Scipiada, clades Libyæ ; Virg. Æ. 80. ^ He was a time-server, not daring vi. 844. to wield the sword of Justice with vigour; 85. Cf. Suet. Dom. 10–12. R. for since it was impossible to punish the 86. It is dangerous teneras mordaci greater criminals, he thought it but fair radere vero auriculas; Pers. i. 107. PR. to connive at petty offenders.' FA. “Tyrants’ears, alas, are ticklish things.”G.
Justice is frequently represented on 88. 'Was at stake.' R. Roman coins unarmed,' with a goblet 89. Καιρώ λατρεύειν μηδ' αντιπνέειν (patera) in one hand and a sceptre in the årspoioi. LU. “ As Sherlock at Temple other. R.
was taking a boat, The waterman ask'd 81. Vibius Crispus Placentinus was him which way he would float. ' Which another worthy but cautious man. One way?' quoth the Doctor, you fool, of his good sayings is preserved by Sue- with the stream! To Paul's, or to tonius : Domitianus inter initia princi- Lambeth, 'twas all one to him.” Obpatus, quotidie secretum sibi horarium sequio tranantur aquæ. nec vincere sumere solebat, nec quidquam amplius, possis flumina, si contra, quam rapit quam muscas captare, ac stilo praacuto unda, nates; Ov. A. A. i. 180 sq. configere; ut cuidam interroganti. Essetne 91. ' To devote his life to the cause of quis intus cum Ca sare?' non absurde re- truth.' LU. sponsum sit a Vibio Crispo . Ne musca 92. Octoginta solstitia would be but quidem;" 3. FA. Vibius Crispus, com- forty years. PR. positus et jucundus, atque delectatione 93. Solstitium is generally put for natus, privatis tamen causis quam publicis • the summer solstice. humida solstitia melior; Quint. x. 1. PR. Id. v. 13. vi. 2. atque hyemes orate serenas; Virg. G. i. xü. 11. Tac. de Or. 8. 13. An. xiv. 28. 100. R. H. ii. 10. iv. 41. 43. R. Lumina Nes- His armis .by the temporizing arts of torei mitis prudentia Crispi et Fabius dissimulation, taciturnity, and obsequiousVeiento: potentem signat utrumque pure ness.' LU.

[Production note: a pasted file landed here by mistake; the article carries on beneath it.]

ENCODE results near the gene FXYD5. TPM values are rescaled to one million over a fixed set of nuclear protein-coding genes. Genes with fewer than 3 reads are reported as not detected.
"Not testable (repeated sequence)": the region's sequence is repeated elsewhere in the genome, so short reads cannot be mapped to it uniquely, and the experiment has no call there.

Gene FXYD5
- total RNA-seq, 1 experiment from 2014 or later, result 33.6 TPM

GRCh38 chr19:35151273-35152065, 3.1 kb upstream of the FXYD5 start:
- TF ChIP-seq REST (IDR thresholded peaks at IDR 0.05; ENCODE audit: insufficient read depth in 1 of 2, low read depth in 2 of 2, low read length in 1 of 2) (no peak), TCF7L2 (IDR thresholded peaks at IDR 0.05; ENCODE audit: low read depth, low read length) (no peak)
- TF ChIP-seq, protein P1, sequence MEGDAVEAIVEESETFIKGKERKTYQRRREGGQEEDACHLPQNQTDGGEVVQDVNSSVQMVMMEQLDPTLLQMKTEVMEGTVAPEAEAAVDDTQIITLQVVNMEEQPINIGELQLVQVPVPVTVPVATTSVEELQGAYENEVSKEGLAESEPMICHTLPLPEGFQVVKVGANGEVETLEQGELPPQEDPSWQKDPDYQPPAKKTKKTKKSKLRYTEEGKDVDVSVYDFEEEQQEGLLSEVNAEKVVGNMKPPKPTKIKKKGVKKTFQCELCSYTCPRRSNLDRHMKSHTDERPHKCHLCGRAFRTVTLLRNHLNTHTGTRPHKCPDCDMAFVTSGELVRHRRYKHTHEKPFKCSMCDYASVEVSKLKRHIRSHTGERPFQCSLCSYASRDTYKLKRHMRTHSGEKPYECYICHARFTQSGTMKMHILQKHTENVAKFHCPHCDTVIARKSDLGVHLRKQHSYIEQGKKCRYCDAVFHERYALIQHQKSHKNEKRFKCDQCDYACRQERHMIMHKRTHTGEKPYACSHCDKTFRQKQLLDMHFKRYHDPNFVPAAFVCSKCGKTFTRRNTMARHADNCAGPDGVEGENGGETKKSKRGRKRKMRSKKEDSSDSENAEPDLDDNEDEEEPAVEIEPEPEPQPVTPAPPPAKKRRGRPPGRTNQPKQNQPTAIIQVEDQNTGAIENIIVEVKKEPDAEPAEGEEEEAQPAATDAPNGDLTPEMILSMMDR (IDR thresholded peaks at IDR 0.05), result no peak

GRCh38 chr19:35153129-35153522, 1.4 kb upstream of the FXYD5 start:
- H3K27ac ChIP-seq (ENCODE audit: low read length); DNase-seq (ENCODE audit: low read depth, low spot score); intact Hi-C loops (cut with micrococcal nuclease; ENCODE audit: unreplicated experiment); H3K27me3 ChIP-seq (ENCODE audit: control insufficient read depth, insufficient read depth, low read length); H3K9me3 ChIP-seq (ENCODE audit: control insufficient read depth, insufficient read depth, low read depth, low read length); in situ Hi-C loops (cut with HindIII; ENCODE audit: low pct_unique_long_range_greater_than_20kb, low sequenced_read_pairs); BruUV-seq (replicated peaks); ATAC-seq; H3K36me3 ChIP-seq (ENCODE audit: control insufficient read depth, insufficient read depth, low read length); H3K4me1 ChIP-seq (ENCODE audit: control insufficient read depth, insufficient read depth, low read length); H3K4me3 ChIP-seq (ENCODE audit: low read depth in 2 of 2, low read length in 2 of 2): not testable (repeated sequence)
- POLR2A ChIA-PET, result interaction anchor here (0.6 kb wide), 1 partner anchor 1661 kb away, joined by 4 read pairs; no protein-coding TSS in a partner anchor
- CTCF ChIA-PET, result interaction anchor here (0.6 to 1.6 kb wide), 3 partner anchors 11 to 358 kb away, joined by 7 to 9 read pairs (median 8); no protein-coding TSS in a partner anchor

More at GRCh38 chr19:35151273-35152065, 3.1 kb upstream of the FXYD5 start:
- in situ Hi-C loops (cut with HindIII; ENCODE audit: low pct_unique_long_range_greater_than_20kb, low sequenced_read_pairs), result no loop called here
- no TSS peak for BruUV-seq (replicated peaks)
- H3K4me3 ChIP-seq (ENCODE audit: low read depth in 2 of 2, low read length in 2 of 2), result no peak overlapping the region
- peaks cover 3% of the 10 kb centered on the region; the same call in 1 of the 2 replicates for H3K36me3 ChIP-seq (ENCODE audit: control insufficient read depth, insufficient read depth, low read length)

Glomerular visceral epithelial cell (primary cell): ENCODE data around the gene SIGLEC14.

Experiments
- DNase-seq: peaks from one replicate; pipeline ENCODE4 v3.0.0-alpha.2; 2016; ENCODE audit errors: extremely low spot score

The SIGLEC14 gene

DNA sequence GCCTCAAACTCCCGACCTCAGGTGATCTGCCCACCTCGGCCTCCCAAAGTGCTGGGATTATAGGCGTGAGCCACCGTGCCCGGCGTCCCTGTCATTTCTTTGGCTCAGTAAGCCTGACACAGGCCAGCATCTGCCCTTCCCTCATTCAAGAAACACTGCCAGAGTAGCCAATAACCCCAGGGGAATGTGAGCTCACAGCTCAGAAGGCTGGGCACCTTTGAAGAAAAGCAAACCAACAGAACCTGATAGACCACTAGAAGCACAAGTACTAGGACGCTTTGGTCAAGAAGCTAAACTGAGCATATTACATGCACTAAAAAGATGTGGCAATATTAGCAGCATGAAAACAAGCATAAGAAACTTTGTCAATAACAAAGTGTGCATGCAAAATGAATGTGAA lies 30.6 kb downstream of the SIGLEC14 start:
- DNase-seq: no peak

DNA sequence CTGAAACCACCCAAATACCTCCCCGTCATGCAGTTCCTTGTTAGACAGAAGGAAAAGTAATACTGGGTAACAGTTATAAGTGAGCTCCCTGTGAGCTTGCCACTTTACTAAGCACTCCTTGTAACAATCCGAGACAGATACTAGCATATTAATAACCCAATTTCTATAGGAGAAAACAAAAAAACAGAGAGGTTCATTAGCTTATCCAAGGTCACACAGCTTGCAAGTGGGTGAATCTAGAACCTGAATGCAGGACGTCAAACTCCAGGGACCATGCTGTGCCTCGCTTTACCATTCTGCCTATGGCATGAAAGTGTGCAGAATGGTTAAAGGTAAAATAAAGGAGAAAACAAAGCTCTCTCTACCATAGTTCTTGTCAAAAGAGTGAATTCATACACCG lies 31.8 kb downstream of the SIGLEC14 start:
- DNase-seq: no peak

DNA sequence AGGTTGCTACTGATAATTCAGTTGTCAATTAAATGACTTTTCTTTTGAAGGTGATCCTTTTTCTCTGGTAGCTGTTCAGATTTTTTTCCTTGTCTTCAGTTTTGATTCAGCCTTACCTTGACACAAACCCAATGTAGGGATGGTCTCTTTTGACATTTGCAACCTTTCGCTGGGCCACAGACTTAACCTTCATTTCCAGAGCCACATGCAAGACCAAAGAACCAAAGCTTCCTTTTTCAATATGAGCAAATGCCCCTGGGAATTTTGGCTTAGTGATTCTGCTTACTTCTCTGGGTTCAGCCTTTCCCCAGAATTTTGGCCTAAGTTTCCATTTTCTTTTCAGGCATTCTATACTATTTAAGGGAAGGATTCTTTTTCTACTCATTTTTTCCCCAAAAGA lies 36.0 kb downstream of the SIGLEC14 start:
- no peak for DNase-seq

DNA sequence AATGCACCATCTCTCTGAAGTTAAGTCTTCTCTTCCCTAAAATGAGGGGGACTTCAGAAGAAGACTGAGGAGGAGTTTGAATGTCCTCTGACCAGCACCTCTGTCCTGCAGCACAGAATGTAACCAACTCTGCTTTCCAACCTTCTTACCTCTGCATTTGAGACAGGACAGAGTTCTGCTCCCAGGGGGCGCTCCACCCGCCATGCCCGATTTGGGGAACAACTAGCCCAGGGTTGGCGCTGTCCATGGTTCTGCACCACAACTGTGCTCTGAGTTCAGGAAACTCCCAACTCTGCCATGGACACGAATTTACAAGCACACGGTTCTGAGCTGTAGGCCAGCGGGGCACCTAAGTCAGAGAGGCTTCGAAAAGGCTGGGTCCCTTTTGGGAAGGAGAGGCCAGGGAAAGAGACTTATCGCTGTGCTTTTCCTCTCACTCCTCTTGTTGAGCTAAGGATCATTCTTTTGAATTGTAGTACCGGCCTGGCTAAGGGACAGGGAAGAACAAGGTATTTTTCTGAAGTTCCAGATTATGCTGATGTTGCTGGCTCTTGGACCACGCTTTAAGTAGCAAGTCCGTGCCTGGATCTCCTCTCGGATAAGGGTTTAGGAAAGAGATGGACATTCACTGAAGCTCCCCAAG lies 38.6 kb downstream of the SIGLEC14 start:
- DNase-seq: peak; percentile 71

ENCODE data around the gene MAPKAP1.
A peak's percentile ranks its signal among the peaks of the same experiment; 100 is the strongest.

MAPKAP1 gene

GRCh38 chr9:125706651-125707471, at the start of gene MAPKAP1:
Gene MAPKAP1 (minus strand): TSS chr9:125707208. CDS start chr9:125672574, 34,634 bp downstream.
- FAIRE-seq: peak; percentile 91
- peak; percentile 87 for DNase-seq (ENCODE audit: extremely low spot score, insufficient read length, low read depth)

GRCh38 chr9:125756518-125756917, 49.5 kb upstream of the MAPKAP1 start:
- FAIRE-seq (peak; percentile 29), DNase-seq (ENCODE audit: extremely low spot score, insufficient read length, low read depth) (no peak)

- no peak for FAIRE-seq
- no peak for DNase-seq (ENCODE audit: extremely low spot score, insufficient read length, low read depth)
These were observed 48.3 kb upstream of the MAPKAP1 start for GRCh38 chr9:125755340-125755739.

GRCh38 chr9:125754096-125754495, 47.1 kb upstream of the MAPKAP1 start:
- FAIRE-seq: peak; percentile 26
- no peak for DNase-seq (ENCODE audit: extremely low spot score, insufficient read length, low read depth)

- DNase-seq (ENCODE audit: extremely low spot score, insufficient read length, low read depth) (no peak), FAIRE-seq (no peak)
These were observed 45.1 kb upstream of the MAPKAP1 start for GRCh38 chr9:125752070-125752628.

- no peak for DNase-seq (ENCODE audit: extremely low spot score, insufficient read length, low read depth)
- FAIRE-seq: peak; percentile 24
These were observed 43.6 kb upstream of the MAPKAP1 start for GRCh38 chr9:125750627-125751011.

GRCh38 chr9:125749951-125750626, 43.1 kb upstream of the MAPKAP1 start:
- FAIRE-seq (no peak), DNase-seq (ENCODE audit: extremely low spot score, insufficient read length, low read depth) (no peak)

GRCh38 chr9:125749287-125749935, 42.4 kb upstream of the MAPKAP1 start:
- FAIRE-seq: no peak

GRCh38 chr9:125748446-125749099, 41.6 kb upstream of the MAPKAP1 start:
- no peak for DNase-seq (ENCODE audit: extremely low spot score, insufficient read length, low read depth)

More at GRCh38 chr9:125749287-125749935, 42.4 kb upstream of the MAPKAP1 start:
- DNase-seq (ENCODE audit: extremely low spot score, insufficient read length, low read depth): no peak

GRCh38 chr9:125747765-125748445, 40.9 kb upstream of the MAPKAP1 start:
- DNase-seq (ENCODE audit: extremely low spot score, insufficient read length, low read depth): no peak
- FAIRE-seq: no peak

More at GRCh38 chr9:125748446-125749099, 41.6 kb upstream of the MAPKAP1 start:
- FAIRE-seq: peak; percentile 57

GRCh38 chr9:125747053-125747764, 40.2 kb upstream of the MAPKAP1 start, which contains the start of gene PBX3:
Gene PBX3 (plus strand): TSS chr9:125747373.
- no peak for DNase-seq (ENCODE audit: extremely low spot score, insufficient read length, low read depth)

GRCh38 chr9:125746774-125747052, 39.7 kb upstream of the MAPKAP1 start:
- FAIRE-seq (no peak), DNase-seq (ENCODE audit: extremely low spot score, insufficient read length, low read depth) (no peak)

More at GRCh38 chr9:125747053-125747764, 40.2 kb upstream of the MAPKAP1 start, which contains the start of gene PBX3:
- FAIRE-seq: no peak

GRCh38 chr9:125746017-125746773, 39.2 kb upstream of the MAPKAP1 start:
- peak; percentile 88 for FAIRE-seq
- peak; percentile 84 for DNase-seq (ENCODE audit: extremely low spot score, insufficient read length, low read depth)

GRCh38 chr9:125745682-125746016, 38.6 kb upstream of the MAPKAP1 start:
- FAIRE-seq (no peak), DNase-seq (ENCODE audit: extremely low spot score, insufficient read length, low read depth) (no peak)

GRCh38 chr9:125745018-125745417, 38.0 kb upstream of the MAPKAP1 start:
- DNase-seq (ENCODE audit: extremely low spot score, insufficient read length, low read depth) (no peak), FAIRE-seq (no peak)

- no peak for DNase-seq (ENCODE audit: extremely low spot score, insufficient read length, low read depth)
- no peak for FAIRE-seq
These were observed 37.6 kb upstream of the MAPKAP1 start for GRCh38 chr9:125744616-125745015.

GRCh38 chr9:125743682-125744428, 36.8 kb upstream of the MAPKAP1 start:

Proximus ejusdem properabat Acilius ævi 95 Cum juvene, indigno, quem mors tam sæva maneret
Et domini gladiis tam festinata: sed olim
Profuit ergo nihil misero, quod cominus ursos 100 Figebat Numidas, Albana nudus arena
Venator. Quis enim jam non intelligat artes
Even in that court: the court of a origin to the Earth. LU. Pers. vi. 57 Nero and a Domitian!' LU.
849. PR. • Their little brother,' other94. Acilius Glabrio, the father, was of wise I might still chance to incur notice. consular dignity and a man singuluri R. jure perhorrui late conspicuum tolprudentia et fide; Plin. Ep. i. 14. LU. lere verticem; Hor. III Od. xvi. 18 sq. He was banished subsequently to this, 99. Suet. Dom. 4. 19. PR. Underand then put to death for high treason. stand juveni. LU. Men of rank, and Suet. 10. PR. Unless these words refer even women, entered the arena, either rather to Domitius the son. R.
voluntarily or by compulsion, (see 95, 95. Who this young man is note) for the emperor's amusement. ii. doubtful. Dio gives an account of one 143 sqq. vii. 192 sqy. i. 22 sqq. R. Acilius Glabrio, who was put to death by 100. “Numidian bears ;' (see note on Domitian for impiety (attachment to "Tuscan boars ;' i. 22 sq.) horridas pelle
Jewish customs, perhaps Christianity), Libystidis ursæ; Virg. Æ. v. 37. and because he had fought in the arena : Herod. iv. 191. (WS.) Mart. I. cv. 5. for when he was consul (Trajan was his Solin. 29. Strab. Pliny denies that there colleague, and they were both young at are bears in Africa; viii. 36. 58. LI. the time,) Domitian sent for him to Alba But there are weighty authorities against and compelled him to engage a lion him. SA. Dr. Shaw mentions the bear, at the celebration of the Juvenilia : he as one of the animals indigenous to Africa : killed the beast; and, some time after, the Travels, p. 177. LA. tyrant put him to death, through envy of Nudus cf. i. 23. and ii. 71. where the applause he had then obtained ; lxvii. it is mentioned as an indication of in13. G. R.
sanity. 96. Domini see 71.
101. "Who is not now alive to the arts Olim ' long since.' M.